Drivers in Warrawong and Corrimal are among the worst when it comes to illegally parking in disabled spaces.
According to figures from Revenue NSW, the two worst postcodes for able-bodied people are 2500 and 2529.
Those postcodes include the Wollongong and Shellharbour CBD and shopping areas, so a large number of fines would not be unexpected.
In the 2500 postcode for the 2017-18 financial year, 391 people were fined a total of $211,531.
The Shellharbour area postcode was second, with 347 fines totalling $187,727.
The Warrawong and Corrimal areas – which do include smaller shopping centres – rank third and fourth on the list.
Warrawong is part of the 2502 postcode where $121,184 in fines came from 224 people taking up disabled parking spots.
The 2518 postcode, which includes Corrimal, saw 54 drivers nabbed for a total of $29,214.
On the other side of the equation there were three postcodes that recorded no disabled parking fines – 2517 (Woonona), 2519 (Balgownie/Fairy Meadow) and 2525 (Figtree).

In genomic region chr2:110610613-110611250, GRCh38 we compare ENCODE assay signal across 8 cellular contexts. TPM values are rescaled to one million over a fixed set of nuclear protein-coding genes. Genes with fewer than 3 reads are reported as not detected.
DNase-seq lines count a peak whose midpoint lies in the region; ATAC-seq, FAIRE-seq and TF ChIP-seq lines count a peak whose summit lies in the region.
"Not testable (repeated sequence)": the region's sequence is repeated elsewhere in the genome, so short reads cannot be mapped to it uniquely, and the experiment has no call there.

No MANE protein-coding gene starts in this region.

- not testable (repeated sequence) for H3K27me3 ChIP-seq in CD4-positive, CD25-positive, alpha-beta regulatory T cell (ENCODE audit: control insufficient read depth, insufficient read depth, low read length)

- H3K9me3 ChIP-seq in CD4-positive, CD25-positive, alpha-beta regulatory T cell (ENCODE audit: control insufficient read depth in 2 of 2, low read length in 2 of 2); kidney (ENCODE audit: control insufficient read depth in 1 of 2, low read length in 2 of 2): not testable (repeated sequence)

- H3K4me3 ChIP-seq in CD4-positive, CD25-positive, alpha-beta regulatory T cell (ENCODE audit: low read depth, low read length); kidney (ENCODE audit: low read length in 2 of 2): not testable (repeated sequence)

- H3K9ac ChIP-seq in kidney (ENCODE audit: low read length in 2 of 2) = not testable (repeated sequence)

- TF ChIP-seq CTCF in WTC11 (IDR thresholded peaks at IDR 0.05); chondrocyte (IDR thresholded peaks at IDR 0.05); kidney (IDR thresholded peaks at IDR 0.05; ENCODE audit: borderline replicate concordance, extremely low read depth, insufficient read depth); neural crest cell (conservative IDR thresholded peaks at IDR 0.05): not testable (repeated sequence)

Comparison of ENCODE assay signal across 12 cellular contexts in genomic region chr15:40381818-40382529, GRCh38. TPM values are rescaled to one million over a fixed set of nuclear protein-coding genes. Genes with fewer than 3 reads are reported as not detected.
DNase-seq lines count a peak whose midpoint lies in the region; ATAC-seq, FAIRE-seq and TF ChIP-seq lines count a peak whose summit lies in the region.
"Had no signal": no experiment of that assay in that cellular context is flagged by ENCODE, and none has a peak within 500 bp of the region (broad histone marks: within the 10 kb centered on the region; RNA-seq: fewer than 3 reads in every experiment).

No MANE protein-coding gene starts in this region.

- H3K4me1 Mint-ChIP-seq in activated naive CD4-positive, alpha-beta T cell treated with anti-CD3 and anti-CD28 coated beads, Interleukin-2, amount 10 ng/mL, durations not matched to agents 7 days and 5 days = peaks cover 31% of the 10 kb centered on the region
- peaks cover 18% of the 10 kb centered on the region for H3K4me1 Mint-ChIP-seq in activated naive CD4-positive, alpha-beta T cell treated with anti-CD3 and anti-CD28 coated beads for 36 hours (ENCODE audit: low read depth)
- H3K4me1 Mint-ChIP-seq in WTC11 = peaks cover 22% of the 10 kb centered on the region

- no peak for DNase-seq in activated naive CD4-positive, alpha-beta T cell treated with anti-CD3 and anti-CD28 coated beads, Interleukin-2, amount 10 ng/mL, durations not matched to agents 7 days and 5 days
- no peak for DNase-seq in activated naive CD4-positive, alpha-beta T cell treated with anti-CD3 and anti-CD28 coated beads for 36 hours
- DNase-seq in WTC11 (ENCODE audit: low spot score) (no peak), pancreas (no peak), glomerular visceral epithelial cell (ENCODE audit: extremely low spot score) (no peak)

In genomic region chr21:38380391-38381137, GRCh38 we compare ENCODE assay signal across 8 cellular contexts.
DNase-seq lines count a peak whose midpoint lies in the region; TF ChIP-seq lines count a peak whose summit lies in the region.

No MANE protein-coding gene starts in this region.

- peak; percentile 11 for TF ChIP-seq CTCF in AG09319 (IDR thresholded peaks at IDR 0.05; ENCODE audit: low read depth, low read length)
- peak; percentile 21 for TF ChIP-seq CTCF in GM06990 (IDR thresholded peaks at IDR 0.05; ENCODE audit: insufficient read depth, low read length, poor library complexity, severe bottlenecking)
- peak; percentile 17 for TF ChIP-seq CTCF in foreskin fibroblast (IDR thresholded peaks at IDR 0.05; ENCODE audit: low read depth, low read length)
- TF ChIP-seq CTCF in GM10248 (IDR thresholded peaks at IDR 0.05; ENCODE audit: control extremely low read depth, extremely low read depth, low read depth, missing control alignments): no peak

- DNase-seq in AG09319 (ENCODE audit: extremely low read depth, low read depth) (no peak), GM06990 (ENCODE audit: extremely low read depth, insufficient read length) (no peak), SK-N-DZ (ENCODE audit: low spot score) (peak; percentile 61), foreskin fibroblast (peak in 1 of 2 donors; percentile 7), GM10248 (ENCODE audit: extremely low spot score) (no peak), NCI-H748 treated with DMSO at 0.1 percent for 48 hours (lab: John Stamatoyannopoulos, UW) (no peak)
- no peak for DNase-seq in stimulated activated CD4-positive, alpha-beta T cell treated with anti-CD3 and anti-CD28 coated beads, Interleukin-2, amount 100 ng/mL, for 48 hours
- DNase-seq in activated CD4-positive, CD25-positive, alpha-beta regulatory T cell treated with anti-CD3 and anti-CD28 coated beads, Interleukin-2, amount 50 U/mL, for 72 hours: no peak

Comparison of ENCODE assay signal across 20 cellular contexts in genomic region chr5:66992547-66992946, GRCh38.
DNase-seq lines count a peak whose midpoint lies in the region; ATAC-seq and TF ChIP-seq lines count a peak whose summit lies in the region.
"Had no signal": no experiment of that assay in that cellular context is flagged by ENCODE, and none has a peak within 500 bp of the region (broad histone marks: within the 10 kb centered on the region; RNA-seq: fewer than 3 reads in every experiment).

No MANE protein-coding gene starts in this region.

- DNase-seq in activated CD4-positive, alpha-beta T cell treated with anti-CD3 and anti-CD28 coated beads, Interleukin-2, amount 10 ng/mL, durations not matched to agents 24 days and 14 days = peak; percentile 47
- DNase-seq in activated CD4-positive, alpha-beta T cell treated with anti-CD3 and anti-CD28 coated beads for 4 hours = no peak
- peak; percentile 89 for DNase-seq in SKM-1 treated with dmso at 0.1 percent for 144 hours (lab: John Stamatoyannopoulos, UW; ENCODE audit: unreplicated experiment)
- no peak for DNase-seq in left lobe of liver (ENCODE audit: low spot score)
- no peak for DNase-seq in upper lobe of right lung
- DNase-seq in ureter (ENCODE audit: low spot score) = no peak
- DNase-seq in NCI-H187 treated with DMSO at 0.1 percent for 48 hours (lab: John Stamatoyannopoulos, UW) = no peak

Parking in a disabled space without the appropriate permit can be a very expensive mistake – it comes with a $549 fine and one demerit point.
It also causes problems for those drivers or passengers with wheelchairs, who need the extra width offered by a disabled space to get in or out of their chair.
For them, using a normal space simply isn’t an option so if others have taken up the disabled spaces, a person in a wheelchair just can’t get out of their car.
It’s something Steve Petrolati has experienced more and more frequently.
The Towradgi resident – who has been in a wheelchair since 1986 – shops at the Lederer Shopping Centre at Corrimal.
That’s when he can find a parking space.
“I’ve driven there and had to drive home because all the disabled parking spaces have been taken,” Mr Petrolati said.
“It’s happening more and more regularly. I have to try and go in the evening when it’s quieter, when there’s less people out.”
Mr Petrolati said the problem of people parking illegally is compounded by an increase in the number of disabled permits being issued.
“The criteria has become so lenient now for someone to qualify for a mobility parking permit that it’s totally up the discretion of a general practitioner whether the person can walk 100 metres,” he said.
“So people who can walk are being given disabled parking permits. They don’t need the width that a wheelchair user needs.”